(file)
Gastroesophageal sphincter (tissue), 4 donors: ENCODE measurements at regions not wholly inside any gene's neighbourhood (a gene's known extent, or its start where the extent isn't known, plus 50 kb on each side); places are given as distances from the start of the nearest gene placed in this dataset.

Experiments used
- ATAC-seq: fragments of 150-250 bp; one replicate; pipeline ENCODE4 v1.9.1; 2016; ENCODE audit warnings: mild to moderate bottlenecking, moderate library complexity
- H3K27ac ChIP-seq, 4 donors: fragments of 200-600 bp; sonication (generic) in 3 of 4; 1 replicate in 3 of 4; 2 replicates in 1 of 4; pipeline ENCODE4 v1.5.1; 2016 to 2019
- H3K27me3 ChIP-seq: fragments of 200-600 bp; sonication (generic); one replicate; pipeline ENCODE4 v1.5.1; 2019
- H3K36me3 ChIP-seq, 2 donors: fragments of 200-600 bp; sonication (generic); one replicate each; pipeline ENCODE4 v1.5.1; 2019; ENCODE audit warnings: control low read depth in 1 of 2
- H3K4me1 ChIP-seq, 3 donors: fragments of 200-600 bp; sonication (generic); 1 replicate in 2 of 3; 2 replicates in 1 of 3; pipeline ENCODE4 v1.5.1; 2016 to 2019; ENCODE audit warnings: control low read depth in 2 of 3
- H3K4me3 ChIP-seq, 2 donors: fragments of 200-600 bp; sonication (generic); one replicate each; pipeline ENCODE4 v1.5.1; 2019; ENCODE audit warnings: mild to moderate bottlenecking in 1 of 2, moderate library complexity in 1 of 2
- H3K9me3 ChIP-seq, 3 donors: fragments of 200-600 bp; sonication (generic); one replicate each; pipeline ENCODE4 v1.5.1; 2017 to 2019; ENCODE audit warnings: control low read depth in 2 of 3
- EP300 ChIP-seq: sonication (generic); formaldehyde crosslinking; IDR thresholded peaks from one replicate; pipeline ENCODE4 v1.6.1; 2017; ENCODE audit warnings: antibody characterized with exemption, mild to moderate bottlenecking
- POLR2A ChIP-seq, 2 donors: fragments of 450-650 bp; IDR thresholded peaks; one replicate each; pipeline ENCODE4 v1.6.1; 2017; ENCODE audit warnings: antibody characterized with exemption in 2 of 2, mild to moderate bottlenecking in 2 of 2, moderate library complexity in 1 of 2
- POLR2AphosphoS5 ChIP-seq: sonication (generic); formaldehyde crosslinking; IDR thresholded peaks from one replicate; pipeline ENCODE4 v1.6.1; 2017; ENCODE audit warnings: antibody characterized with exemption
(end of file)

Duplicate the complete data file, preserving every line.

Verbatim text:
Gastroesophageal sphincter (tissue), 4 donors: ENCODE measurements at regions not wholly inside any gene's neighbourhood (a gene's known extent, or its start where the extent isn't known, plus 50 kb on each side); places are given as distances from the start of the nearest gene placed in this dataset.

Experiments used
- ATAC-seq: fragments of 150-250 bp; one replicate; pipeline ENCODE4 v1.9.1; 2016; ENCODE audit warnings: mild to moderate bottlenecking, moderate library complexity
- H3K27ac ChIP-seq, 4 donors: fragments of 200-600 bp; sonication (generic) in 3 of 4; 1 replicate in 3 of 4; 2 replicates in 1 of 4; pipeline ENCODE4 v1.5.1; 2016 to 2019
- H3K27me3 ChIP-seq: fragments of 200-600 bp; sonication (generic); one replicate; pipeline ENCODE4 v1.5.1; 2019
- H3K36me3 ChIP-seq, 2 donors: fragments of 200-600 bp; sonication (generic); one replicate each; pipeline ENCODE4 v1.5.1; 2019; ENCODE audit warnings: control low read depth in 1 of 2
- H3K4me1 ChIP-seq, 3 donors: fragments of 200-600 bp; sonication (generic); 1 replicate in 2 of 3; 2 replicates in 1 of 3; pipeline ENCODE4 v1.5.1; 2016 to 2019; ENCODE audit warnings: control low read depth in 2 of 3
- H3K4me3 ChIP-seq, 2 donors: fragments of 200-600 bp; sonication (generic); one replicate each; pipeline ENCODE4 v1.5.1; 2019; ENCODE audit warnings: mild to moderate bottlenecking in 1 of 2, moderate library complexity in 1 of 2
- H3K9me3 ChIP-seq, 3 donors: fragments of 200-600 bp; sonication (generic); one replicate each; pipeline ENCODE4 v1.5.1; 2017 to 2019; ENCODE audit warnings: control low read depth in 2 of 3
- EP300 ChIP-seq: sonication (generic); formaldehyde crosslinking; IDR thresholded peaks from one replicate; pipeline ENCODE4 v1.6.1; 2017; ENCODE audit warnings: antibody characterized with exemption, mild to moderate bottlenecking
- POLR2A ChIP-seq, 2 donors: fragments of 450-650 bp; IDR thresholded peaks; one replicate each; pipeline ENCODE4 v1.6.1; 2017; ENCODE audit warnings: antibody characterized with exemption in 2 of 2, mild to moderate bottlenecking in 2 of 2, moderate library complexity in 1 of 2
- POLR2AphosphoS5 ChIP-seq: sonication (generic); formaldehyde crosslinking; IDR thresholded peaks from one replicate; pipeline ENCODE4 v1.6.1; 2017; ENCODE audit warnings: antibody characterized with exemption